Jets making hockey world take notice

Recently I've been reminded of a comment, unprovoked it should be noted, from an NHL general manager back in September when discussing a wide range of preseason subjects.

"The Jets are going to be better than most people think," he quipped.

To which I said, "Really?"

This veteran hockey man from another Western Conference club believed some of the Jets’ younger core players were ready to take a step forward this season.

A 2-5-0 start through the opening two weeks of the season looked like more of the same from the Thrashers-turned-Jets.

And yet, that adversity might have been what this team needed to see the light.

"Having struggles in the first week or two turned out to be a good thing for our team,’’ Winnipeg Jets head coach Paul Maurice told ESPN.com Wednesday.

"The guys have been good; I like the room; I like their willingness to grab hold of what we need to fix and do their best. It was a positive. You can’t always ease into things; sometimes it’s got to be a little bit harder to make a change. It’s not like we’re playing flawless hockey by any means, but we understand what we’re doing and I think we’re pretty committed to it right now."

A 5-0-1 run starting Oct. 26, a stretch where they’ve given up only six goals, has people around the hockey world taking notice.

"They come at you with a lot of speed with [Blake] Wheeler and [Evander] Kane in particular; [Bryan] Little is a good skater; [Adam] Lowry was a good addition to their team," said a different Western Conference team executive on Wednesday. "Their defense has come under scrutiny, but it’s way better than last year, way better. And now they’ve got the goaltending at a higher level. The goalie also came under some criticism last year and early this year. But obviously the last 5-6 games it’s been air tight. All those things make a huge difference."

The Jets, ladies and gentlemen, are in the thick of it in the NHL’s toughest division.

"We dug ourselves a little bit of a hole early on and it kind of felt like the same old story from years past," Jets star forward Wheeler told ESPN.com Wednesday. "I really [think] we’re just starting to figure out what kind of team we’re going to be. We’re not the Pittsburgh Penguins, we’re not the Chicago Blackhawks. Fans aren’t going to get the five-goal, free-pizza night when they come watch us play. I think we’re starting to figure that out, that we don’t need to blow everyone out to feel good about ourselves. We can sit back and be responsible, try to suffocate other teams and, if we get our one or two chances, we try to bury them in the net. It’s given us success."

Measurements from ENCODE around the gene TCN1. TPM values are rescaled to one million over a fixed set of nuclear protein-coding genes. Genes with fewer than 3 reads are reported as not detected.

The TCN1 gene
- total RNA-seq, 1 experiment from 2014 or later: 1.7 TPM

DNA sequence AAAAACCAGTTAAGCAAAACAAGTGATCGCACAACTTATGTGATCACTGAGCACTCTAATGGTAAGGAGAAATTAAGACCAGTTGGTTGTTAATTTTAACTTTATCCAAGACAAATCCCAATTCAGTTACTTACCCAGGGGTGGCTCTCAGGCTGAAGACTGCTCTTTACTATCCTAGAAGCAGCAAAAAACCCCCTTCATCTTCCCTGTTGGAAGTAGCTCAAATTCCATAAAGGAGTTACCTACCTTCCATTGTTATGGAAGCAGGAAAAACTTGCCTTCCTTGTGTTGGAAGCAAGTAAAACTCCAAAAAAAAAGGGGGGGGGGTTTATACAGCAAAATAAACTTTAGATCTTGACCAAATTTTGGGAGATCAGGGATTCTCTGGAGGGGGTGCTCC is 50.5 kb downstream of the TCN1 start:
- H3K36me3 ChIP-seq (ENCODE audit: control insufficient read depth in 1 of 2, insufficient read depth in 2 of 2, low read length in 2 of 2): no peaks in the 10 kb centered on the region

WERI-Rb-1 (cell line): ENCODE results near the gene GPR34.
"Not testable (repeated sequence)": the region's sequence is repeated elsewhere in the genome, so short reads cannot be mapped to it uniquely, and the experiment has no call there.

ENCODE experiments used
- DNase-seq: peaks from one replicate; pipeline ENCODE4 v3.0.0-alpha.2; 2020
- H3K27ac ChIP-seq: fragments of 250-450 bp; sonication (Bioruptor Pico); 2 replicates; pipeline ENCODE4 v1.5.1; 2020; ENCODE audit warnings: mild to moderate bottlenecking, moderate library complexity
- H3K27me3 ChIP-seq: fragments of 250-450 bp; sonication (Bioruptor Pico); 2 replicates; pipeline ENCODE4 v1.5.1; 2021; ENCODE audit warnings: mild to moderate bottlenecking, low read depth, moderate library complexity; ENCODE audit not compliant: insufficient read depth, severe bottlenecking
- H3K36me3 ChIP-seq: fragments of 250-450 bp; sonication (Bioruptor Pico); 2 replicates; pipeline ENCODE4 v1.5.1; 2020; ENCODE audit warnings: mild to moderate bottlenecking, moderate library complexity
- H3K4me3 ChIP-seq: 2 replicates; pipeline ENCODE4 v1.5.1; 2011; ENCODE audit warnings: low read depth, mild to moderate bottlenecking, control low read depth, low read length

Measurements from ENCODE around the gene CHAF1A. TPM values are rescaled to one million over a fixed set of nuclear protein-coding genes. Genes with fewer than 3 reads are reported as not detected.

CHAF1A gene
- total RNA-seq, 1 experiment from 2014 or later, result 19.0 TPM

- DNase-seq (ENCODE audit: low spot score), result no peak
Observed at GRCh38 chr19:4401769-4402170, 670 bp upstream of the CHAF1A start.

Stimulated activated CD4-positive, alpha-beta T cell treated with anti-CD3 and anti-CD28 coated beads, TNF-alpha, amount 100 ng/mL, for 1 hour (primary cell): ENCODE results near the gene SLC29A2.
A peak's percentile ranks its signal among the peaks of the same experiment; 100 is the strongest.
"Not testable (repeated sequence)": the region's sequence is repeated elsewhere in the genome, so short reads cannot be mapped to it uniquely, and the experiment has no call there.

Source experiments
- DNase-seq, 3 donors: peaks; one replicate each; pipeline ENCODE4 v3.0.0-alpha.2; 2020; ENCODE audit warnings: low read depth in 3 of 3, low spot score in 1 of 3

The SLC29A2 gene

The Jets are among the league leaders defensively, giving up only 2.00 goals against per game.

Goalie Ondrej Pavelec has been dynamite, quieting his many critics for the time being.

"He’s been solid all the way through since I got here, like a lot of goalies he’s had some off nights -- not so much this year -- but since I got here he’s always had more good nights than not," said Maurice.

The Jets are playing much better defensively in front of Pavelec, which goes hand in hand with the present run.

But is this current form sustainable? After all, they’re only 28th in the league in goals for (1.85 a game). No better way to find out than matching up against the hottest team in the East as the high-flying Penguins visit the MTS Centre on Thursday night.

"Pittsburgh is averaging just over four goals a game," Maurice said. "We’re going to be put to a real test tomorrow night."

Like the test the Jets faced Sunday night when Winnipeg prevailed 1-0 in Chicago against the powerhouse Blackhawks.

"A 1-0 win in Chicago, there’s a value to that for us that we can hang onto for a while, no question," Maurice said.

"But the real challenge is having that kind of focus and concept against all the teams, that’s when you’re making that next step, when your game isn’t changing much regardless of the opponent."

So, are we really seeing this Jets team burgeoning in front of our eyes or is this a tease?

For Wheeler, it’s the feeling of a team coming together.

"I think it’s a maturity thing, honestly," Wheeler said. "It took us that wake-up call to realize, 'This is what we are, this is what we’re not.' I don’t think we’d gotten to that point in the past few years. You looked at the teams on all the highlight shows having success and scoring all those goals and we wanted to be one of those teams, we wanted to do such and such. But that’s not who we are. We’re figuring that out. I think that’s a positive thing to have that identity and believe in it.

"From top to bottom, I think we’ve got guys in our locker room that believe if we do what we’ve been doing the last little stretch, it doesn’t matter who we’re going to play, it’s not going to be a whole lot of fun to play us. If we win 1-0 in a shootout, that’s the way it’s going to be, but that’s what it’s going to take to win games."